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Vets waiting for education benefits will get emergency funds

  • Story Highlights
  • Backlog in tuition payments forces VA to authorize millions in emergency funds
  • VA estimates 75,000 veterans are eligible for the emergency funds
  • Delayed payments makes vets fear they may have to drop out of school
By Adam Levine
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WASHINGTON (CNN) -- A backlog in processing education benefits has forced the Department of Veterans Affairs to authorize millions of dollars in emergency funds for veterans who need the cash to pay for school.

The Veterans Affairs department will give up to $3,000 to students who haven't received funds from education bills

The department announced Friday that it will issue up to $3,000 to students who have yet to receive the funds that the VA's various education bills -- including the recently passed Post-9/11 GI Bill -- provide to help veterans pay for college.

"This is an extraordinary action we're taking," VA Secretary Eric Shinseki said in a statement. "But it's necessary because we recognize the hardships some of our Veterans face."

The VA estimates there are 75,000 veterans eligible for the emergency funds, including 25,000 veterans who have served since September 11.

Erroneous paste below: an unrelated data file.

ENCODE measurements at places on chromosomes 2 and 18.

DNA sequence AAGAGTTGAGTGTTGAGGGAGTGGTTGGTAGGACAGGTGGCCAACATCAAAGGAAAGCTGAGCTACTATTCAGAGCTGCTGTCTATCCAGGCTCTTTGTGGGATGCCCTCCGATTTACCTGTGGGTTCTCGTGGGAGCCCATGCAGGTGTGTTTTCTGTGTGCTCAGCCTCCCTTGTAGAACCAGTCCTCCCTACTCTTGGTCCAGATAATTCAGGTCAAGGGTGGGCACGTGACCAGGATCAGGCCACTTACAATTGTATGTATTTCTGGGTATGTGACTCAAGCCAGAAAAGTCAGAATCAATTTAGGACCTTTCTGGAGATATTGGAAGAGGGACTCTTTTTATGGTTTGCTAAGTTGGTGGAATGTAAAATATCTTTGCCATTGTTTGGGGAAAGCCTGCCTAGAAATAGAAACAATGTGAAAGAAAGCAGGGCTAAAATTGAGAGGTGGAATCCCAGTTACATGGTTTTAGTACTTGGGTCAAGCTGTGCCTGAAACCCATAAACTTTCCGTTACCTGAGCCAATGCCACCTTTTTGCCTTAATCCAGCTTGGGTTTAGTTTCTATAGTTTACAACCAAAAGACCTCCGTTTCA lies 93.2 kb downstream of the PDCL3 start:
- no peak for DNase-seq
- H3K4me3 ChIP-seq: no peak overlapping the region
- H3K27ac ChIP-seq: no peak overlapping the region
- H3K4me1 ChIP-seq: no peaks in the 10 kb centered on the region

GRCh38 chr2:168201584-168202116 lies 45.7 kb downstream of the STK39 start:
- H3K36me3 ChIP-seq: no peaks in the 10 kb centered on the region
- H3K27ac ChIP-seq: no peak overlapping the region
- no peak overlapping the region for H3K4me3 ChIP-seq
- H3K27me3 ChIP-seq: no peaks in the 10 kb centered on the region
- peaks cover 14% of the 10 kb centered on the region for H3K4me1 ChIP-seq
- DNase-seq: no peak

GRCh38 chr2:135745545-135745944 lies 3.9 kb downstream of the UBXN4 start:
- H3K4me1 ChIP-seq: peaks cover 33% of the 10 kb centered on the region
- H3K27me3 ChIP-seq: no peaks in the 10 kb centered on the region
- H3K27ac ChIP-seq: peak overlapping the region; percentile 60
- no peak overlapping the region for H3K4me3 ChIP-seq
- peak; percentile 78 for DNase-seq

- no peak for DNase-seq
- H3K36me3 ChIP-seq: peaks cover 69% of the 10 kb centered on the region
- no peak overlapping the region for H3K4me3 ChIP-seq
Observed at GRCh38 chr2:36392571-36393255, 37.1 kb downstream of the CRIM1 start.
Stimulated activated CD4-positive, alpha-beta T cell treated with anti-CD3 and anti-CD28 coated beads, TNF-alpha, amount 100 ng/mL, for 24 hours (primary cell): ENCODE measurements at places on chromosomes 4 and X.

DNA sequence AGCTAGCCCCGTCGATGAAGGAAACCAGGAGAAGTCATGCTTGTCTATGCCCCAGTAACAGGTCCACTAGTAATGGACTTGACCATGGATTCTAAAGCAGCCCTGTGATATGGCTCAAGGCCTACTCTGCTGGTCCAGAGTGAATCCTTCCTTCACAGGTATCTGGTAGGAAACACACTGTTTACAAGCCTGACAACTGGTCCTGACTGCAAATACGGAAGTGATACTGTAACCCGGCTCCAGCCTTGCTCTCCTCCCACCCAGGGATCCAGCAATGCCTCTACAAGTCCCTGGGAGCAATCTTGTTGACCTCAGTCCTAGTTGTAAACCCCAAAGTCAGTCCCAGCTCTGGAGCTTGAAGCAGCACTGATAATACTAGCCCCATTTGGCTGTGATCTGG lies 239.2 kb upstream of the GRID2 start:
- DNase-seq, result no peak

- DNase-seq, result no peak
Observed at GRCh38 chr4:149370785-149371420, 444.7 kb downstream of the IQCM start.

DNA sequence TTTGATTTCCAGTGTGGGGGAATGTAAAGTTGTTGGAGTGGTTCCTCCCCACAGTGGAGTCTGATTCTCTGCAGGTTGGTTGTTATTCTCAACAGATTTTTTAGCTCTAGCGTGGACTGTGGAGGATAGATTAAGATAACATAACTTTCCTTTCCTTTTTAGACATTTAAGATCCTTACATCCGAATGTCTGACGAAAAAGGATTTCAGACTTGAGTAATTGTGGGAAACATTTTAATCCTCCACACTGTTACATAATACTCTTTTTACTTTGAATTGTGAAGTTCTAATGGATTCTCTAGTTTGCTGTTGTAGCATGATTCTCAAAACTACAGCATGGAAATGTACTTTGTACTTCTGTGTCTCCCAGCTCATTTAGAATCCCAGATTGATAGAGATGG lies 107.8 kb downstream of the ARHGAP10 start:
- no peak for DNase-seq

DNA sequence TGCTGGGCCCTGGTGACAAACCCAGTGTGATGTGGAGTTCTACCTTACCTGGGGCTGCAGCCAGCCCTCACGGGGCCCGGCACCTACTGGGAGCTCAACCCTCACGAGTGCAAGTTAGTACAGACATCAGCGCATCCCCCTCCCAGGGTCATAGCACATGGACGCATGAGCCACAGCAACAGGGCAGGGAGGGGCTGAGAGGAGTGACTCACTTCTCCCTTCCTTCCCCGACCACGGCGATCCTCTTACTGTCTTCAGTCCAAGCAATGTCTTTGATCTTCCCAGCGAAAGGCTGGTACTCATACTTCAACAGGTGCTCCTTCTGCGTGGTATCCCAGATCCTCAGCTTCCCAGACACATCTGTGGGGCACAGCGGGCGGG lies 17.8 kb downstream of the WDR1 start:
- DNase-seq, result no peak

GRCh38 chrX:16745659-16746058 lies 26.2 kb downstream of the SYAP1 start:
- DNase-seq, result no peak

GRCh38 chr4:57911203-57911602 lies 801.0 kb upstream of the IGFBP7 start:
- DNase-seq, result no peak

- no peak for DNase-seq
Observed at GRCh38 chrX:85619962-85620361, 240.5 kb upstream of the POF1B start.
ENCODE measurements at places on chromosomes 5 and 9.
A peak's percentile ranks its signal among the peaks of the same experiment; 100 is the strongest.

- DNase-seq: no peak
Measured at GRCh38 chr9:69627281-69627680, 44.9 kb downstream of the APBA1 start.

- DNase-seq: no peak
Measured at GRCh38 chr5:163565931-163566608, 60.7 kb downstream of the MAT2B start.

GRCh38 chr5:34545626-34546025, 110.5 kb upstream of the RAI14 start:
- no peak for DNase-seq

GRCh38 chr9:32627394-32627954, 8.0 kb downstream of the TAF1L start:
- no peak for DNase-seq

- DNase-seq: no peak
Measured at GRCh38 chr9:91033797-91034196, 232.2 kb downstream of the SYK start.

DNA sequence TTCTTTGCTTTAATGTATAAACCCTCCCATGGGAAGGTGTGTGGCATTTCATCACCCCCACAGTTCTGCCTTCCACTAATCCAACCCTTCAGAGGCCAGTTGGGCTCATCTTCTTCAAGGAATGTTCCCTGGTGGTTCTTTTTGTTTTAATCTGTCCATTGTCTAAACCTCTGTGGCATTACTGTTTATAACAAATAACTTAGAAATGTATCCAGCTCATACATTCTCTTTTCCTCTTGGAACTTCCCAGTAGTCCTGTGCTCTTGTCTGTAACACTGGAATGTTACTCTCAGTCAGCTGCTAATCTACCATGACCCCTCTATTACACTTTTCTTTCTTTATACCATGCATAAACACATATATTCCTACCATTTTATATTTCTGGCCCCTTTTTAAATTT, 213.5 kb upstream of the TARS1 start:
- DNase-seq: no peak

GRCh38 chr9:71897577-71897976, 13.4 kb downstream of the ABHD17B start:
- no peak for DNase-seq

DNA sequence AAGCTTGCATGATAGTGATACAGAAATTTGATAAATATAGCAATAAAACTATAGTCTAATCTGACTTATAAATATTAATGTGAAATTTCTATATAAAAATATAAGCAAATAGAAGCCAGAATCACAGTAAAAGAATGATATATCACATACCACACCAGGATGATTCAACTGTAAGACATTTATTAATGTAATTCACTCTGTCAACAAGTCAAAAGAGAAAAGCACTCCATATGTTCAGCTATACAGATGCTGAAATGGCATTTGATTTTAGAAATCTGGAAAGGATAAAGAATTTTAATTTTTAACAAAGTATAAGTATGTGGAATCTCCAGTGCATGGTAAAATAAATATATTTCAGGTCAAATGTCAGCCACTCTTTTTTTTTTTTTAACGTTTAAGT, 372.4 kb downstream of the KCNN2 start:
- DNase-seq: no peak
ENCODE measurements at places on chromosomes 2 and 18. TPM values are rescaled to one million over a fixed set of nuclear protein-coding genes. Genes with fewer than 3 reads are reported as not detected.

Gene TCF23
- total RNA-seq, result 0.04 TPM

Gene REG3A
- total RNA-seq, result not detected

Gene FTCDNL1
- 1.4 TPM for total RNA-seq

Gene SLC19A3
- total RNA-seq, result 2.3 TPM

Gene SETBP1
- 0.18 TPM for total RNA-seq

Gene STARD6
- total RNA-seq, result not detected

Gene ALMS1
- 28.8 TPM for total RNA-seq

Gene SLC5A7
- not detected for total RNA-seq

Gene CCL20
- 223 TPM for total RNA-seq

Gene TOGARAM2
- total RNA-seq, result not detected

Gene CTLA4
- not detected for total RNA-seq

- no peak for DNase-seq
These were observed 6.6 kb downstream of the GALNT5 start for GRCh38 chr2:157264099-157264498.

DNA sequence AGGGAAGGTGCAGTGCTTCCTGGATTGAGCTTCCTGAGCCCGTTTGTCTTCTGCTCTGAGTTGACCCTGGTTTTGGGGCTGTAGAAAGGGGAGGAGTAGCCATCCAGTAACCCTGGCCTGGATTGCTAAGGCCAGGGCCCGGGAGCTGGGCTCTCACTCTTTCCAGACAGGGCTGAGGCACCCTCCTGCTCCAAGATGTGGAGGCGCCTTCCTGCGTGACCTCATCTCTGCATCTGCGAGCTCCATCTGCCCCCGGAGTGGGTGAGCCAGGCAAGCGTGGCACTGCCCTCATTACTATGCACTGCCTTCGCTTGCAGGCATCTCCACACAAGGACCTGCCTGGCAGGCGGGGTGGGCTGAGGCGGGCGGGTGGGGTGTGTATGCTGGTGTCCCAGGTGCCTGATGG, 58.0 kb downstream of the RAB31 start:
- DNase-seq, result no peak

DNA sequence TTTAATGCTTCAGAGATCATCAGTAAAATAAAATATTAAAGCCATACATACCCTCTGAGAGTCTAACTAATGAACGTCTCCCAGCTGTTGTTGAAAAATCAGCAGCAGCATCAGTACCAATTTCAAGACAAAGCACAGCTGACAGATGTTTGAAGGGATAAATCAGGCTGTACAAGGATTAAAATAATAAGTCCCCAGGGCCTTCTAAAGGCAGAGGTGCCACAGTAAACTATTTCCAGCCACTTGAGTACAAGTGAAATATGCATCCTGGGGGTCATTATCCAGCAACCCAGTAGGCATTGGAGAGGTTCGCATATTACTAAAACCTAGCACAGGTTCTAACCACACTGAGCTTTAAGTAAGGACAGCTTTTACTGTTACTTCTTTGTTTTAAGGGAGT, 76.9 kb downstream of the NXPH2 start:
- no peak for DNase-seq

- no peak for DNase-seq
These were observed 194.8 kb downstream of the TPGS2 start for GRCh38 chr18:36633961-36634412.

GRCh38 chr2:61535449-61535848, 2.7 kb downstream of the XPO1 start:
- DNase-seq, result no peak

VA statistics show more than 27,500 vets have already received benefits for housing or books under the new Post-9/11 GI Bill, and hundreds of thousands more have gotten benefits under its other programs.

The delay in processing the benefits has created much consternation among veterans, with some worried they would have to drop out of school because of a lack of funds. The lag was caused because some schools have not yet filed for the tuition and because of a backlog at the Veterans Affairs offices, according to a department official.

Any money given to eligible veterans will be deducted from the education benefits they are scheduled to receive and can be used for housing and books. The VA has been speaking to schools to ensure that veterans do not get kicked out if their tuition has not yet been paid, said VA spokeswoman Katie Roberts.

"Veterans were having a lot of financial issues, and we needed to address them," she said.

To help with the influx of applications, the department has hired more than 700 extra processors.

Veterans groups said the emergency funds were much needed.

"AMVETS is very happy with the swift action taken by the secretary. We suggested a similar solution earlier this month so we are happy to see they're listening," said Ryan Galluci, a spokesman for AMVETS, a veterans' service organization.

All About Veterans' AffairsU.S. Department of Veterans Affairs

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